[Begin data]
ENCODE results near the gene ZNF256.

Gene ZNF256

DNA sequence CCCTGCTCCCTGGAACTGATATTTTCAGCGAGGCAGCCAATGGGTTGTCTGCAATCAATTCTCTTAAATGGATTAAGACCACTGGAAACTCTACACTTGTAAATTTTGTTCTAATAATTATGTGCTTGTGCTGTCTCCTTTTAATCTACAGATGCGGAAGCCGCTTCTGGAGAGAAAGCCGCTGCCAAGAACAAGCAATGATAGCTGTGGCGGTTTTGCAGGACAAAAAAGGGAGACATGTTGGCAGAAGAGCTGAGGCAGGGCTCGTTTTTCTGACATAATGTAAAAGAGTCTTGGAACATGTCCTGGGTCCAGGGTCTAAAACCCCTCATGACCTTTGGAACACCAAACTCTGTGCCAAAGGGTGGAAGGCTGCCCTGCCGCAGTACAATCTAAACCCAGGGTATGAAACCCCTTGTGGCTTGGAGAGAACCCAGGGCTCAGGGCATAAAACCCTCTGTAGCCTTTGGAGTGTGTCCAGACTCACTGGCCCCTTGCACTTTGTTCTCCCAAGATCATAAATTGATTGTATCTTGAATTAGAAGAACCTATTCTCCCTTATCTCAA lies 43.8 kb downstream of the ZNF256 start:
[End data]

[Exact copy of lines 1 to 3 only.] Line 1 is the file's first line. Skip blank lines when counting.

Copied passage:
ENCODE results near the gene ZNF256.

Gene ZNF256

DNA sequence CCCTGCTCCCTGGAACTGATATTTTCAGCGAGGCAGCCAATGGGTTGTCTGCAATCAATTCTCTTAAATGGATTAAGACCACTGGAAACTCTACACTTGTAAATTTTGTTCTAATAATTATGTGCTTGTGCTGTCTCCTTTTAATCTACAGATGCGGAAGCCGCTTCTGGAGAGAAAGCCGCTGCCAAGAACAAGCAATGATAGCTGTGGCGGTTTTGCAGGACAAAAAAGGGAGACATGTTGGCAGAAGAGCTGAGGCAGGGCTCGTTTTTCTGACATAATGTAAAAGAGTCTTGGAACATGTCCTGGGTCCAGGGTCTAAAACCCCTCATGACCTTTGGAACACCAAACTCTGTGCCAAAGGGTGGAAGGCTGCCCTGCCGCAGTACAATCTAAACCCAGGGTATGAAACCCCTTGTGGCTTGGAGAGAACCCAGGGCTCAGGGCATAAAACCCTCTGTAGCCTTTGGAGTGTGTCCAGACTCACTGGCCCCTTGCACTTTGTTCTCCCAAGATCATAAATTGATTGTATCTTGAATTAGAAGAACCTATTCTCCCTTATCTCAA lies 43.8 kb downstream of the ZNF256 start: